Durable Goods See Moderate Rise In April

Analysts suggest that the nation has weathered the worst of the housing slump and manufacturing should see moderate growth.

WASHINGTON - For April, new orders for durable goods rose 0.6 percent to $217.9 billion, the Census Bureau said Thursday.

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Shipments rose 1.9 percent to $213.1 billion. Unfilled orders increased 1.8 percent to $718.6 billion, marking its highest level since 1992.

Inventories increased 0.5 percent to $313 billion.

Nondefense new orders for capital goods slipped 0.8 percent to $77.6 billion. Defense new orders for capital goods edged up 0.8 percent to $7.7 billion.

“The 0.6 percent increase in durable goods orders in April and even stronger 1.2 percent gain in nondefense capital goods orders, excluding aircraft, is welcome news, particularly since the April gain occurred after a surge in orders in March,” said Daniel J. Meckstroth, Chief Economist for the Manufacturers Alliance/MAPI.  “The report shows that the manufacturing sector is recovering from a pronounced decline in business activity late last year.  Orders for computers, construction equipment, and heavy duty trucks were especially weak in that period.  Because of this U-shaped pattern, machinery orders in the first four months of this year are below the same period last year.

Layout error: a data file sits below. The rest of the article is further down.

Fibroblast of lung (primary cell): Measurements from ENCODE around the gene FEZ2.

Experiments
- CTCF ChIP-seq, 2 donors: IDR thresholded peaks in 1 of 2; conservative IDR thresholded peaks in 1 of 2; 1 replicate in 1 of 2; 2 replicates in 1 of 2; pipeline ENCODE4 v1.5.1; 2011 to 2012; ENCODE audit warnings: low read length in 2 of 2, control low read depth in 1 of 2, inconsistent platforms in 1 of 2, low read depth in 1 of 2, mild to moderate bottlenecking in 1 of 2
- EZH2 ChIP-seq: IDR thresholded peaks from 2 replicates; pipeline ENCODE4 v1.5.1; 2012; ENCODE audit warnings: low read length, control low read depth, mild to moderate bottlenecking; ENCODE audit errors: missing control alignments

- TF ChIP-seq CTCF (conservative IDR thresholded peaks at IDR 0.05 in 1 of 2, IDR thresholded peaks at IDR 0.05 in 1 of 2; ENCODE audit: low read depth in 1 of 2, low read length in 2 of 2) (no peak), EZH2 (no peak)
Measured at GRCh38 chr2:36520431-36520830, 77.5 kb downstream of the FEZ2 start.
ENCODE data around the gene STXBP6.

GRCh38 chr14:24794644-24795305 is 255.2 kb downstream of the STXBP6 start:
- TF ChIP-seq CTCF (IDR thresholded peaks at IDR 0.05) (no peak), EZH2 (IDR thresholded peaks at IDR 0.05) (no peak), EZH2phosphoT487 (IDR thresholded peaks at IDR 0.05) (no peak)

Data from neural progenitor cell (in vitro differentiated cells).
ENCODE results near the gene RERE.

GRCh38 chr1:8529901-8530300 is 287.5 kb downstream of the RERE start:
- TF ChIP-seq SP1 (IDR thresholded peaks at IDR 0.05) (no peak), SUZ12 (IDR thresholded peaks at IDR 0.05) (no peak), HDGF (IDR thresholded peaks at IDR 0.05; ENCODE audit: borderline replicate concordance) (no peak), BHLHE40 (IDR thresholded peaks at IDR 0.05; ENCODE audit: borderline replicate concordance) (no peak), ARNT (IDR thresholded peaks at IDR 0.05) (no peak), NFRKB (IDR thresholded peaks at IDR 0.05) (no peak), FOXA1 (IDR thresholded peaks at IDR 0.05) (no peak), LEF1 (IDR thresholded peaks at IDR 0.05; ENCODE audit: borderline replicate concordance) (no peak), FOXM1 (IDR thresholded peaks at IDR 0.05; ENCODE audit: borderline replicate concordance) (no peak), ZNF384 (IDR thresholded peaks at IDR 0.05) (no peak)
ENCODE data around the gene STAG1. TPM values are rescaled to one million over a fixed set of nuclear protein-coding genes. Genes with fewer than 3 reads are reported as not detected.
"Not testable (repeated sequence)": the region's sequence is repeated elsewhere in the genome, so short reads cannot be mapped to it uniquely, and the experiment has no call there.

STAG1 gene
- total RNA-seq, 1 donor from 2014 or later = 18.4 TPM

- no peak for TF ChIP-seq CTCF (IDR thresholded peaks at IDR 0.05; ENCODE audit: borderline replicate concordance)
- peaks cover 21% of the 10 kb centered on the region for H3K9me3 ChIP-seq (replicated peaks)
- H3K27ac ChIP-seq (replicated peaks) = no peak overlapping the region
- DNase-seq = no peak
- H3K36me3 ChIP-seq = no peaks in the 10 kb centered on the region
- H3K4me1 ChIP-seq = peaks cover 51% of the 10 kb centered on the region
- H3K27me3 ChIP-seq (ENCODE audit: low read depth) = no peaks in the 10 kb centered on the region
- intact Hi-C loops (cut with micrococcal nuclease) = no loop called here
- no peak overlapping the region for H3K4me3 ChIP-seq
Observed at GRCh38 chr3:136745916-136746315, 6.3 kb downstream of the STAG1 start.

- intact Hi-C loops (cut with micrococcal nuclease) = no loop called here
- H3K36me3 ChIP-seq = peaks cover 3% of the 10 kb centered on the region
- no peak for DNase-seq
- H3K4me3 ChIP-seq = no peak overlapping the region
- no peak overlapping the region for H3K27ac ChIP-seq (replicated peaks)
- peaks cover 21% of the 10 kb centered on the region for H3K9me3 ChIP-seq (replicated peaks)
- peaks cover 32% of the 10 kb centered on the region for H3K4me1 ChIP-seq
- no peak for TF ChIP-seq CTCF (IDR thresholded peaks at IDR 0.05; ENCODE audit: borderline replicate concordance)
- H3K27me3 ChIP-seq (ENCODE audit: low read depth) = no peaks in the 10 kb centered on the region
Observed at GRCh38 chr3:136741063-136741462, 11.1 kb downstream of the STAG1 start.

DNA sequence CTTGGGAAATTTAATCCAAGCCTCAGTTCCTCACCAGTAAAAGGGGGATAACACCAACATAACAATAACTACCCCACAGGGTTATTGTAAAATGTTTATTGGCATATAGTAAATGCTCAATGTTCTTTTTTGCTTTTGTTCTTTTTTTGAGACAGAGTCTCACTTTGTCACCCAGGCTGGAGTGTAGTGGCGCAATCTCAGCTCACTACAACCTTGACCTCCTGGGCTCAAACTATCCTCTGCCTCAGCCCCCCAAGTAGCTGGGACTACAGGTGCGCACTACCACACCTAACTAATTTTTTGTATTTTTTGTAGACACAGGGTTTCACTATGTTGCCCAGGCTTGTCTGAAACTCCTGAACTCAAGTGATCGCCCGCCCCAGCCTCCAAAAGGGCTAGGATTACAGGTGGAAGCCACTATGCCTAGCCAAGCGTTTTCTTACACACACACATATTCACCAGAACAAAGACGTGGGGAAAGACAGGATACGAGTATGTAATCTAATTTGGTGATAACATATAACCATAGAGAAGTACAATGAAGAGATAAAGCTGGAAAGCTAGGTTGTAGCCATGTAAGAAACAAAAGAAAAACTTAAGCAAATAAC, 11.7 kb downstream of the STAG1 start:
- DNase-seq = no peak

“It appears that the worst of the housing collapse is behind us, export growth has returned, and the motor vehicle inventory problem has been corrected,” he added.  “We expect moderate growth in the manufacturing sector during the remainder of the year.”


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